After reading several letters expressing misunderstanding of the governance of our POA, I’d like to offer a few notes as a retiree who dealt with similar entities.
Particular misconceptions are that the POA is not a corporation and that directors should be our elected representatives.
First, HSV is indeed a corporation. It is legally created in Arkansas and is subject to the Arkansas Nonprofit Corporation Act.
Second, directors are not elected representatives. POA board members are not similar to those we elect in the legislature or the Congress. They have legal fiduciary duties that are outlined not only in Arkansas law but also in centuries of corporate and common law.
Directors have a duty to the interests of the corporation, and when sworn in, that transforms into the Duty of Loyalty to act “in a manner that the director reasonably believes to be in the best interests of the corporation.” [Ark. Code Ann. § 4-33-830(a)(3)] Members vote for directors to make decisions for the good of the POA as a whole, not to serve personal or special interests. They are required to express dissent before a vote, but after action is taken, the BOD must act in unity. This is different from elected partisan government officials.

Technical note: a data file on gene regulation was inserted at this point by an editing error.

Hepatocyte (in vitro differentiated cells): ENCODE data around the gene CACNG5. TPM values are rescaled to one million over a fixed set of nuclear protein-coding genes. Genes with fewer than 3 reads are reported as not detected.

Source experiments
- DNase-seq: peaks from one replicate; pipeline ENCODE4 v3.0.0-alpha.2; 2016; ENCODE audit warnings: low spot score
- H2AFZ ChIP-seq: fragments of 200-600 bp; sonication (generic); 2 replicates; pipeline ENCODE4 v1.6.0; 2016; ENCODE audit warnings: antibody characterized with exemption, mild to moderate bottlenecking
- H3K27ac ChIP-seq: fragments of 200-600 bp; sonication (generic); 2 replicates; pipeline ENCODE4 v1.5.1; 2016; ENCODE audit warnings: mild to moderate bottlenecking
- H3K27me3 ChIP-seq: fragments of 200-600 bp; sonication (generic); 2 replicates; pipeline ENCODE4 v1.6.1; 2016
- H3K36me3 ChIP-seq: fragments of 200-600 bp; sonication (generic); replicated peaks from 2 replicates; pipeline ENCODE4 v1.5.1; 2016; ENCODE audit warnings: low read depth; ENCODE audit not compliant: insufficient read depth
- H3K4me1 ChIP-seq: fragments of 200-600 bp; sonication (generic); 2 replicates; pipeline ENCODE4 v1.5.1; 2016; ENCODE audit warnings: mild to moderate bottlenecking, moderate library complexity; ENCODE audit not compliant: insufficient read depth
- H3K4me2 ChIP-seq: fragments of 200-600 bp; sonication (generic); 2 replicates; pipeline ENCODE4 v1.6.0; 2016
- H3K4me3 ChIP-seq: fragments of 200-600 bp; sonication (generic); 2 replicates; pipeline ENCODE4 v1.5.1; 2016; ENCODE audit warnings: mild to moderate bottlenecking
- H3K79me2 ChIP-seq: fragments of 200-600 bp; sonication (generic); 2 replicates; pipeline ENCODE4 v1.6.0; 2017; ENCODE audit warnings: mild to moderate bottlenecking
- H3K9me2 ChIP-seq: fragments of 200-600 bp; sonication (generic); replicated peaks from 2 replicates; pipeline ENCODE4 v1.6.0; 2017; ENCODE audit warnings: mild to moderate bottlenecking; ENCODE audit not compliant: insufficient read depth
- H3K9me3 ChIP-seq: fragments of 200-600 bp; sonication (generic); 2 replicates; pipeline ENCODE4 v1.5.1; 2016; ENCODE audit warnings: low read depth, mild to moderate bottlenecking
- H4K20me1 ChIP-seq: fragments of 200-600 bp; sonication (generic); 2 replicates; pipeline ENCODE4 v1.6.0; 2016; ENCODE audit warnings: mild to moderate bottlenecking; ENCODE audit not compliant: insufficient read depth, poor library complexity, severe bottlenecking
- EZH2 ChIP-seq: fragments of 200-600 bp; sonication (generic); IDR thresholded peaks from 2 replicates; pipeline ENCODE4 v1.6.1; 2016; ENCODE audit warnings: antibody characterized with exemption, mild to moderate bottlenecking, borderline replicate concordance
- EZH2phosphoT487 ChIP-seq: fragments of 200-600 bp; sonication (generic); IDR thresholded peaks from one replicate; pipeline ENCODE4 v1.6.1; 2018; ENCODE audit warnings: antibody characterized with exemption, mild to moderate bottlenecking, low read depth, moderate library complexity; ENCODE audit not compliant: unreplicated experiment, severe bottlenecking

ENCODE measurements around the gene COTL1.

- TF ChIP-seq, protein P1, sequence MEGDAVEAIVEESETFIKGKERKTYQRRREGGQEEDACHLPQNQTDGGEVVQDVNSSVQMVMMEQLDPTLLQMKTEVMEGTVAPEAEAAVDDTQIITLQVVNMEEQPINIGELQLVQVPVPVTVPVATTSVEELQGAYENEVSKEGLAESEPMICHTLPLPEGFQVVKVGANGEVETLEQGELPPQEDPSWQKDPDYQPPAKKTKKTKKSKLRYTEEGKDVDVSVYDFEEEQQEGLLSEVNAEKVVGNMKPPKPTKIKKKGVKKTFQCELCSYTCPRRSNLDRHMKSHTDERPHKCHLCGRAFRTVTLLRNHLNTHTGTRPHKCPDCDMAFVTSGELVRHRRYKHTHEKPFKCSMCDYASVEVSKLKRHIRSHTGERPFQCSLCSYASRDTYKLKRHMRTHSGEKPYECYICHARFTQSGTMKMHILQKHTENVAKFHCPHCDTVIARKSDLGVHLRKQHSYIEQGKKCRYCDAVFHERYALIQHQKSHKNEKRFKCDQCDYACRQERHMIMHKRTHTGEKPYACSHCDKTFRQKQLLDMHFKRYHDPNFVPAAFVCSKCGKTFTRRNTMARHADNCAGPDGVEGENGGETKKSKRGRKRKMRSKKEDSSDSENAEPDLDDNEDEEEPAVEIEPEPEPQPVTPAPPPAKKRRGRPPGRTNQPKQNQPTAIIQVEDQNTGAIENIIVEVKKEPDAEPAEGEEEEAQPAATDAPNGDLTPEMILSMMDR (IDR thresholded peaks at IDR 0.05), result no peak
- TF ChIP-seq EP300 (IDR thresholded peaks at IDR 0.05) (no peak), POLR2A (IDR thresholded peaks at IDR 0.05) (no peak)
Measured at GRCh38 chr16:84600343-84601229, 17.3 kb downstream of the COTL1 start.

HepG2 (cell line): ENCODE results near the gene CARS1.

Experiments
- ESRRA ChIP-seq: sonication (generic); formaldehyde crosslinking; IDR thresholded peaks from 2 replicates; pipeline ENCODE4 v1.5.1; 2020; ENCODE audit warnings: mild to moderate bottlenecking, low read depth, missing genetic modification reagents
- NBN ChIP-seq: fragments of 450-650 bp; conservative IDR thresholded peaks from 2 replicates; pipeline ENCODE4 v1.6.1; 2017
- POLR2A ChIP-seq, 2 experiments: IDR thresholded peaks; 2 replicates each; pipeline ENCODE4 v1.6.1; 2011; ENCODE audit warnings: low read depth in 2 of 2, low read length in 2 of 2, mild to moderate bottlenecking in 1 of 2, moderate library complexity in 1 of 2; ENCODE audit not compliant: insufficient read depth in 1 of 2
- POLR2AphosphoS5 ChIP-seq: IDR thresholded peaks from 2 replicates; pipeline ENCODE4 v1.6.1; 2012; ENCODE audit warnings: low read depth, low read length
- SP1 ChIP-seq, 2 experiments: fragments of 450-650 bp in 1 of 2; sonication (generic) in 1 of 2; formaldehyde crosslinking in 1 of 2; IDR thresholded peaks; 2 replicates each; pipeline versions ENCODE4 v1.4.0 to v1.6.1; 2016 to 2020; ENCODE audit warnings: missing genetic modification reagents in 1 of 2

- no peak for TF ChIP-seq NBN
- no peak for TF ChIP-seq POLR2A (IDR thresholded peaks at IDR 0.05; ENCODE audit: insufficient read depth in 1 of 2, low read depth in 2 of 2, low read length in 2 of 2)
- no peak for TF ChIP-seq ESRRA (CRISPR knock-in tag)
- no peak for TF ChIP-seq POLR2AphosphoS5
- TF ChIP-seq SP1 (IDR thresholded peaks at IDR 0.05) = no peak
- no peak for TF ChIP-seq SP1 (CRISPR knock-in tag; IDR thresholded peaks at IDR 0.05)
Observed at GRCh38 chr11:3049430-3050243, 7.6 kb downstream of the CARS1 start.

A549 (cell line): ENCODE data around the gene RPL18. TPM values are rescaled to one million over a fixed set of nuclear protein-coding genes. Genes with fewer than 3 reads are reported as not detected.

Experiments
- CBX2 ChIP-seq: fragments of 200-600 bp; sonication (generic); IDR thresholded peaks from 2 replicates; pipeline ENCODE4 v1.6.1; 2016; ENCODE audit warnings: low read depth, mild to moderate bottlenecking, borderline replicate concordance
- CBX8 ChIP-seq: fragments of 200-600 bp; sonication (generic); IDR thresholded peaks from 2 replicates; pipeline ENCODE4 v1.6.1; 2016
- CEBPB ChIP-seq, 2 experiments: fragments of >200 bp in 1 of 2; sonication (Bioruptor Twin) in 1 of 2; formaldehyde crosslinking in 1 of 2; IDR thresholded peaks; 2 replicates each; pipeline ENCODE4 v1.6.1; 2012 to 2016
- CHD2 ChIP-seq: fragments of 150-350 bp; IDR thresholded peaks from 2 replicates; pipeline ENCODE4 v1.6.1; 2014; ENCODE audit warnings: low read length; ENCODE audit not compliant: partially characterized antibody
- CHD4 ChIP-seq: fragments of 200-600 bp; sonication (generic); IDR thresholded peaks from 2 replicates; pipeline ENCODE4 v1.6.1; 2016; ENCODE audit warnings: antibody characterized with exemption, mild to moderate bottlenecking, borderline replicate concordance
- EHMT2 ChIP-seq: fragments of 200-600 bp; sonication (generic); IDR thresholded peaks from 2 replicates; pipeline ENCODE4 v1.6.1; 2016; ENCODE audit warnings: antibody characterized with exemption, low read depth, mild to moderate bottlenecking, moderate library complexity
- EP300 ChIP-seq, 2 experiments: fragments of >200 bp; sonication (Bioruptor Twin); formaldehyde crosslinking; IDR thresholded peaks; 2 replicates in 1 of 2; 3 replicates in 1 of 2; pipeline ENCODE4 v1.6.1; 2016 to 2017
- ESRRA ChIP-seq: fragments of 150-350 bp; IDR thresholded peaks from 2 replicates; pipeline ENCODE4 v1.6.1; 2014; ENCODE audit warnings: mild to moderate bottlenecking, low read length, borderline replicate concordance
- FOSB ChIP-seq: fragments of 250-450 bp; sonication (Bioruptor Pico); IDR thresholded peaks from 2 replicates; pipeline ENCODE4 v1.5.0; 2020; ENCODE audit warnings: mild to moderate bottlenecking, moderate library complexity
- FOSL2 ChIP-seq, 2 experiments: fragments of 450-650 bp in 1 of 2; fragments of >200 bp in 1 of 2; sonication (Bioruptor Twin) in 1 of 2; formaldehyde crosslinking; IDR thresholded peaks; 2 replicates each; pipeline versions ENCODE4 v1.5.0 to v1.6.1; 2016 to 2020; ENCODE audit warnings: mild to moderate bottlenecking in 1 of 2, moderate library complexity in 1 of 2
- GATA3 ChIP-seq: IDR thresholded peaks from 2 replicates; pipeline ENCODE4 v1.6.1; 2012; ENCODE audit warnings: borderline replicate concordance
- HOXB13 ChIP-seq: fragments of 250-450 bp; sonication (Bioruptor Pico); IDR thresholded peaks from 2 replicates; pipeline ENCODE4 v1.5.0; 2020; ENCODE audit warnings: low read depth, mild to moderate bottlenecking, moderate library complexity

Directors are also bound by the Duty of Care and the Duty to Act in Good Faith.
Fiduciary duties are complex and apply not only to corporations, but also to trusts and other such fiduciary and agency relationships. If any have questions, I suggest that you ask your own attorney for an explanation.
I applaud the efforts of POA attorneys to educate the board and residents about the legal role of the board. Let’s remember their fiduciary duties when commenting on actions by directors who generously volunteer to serve our HSV.

Nancy Harlan
Hot Springs Village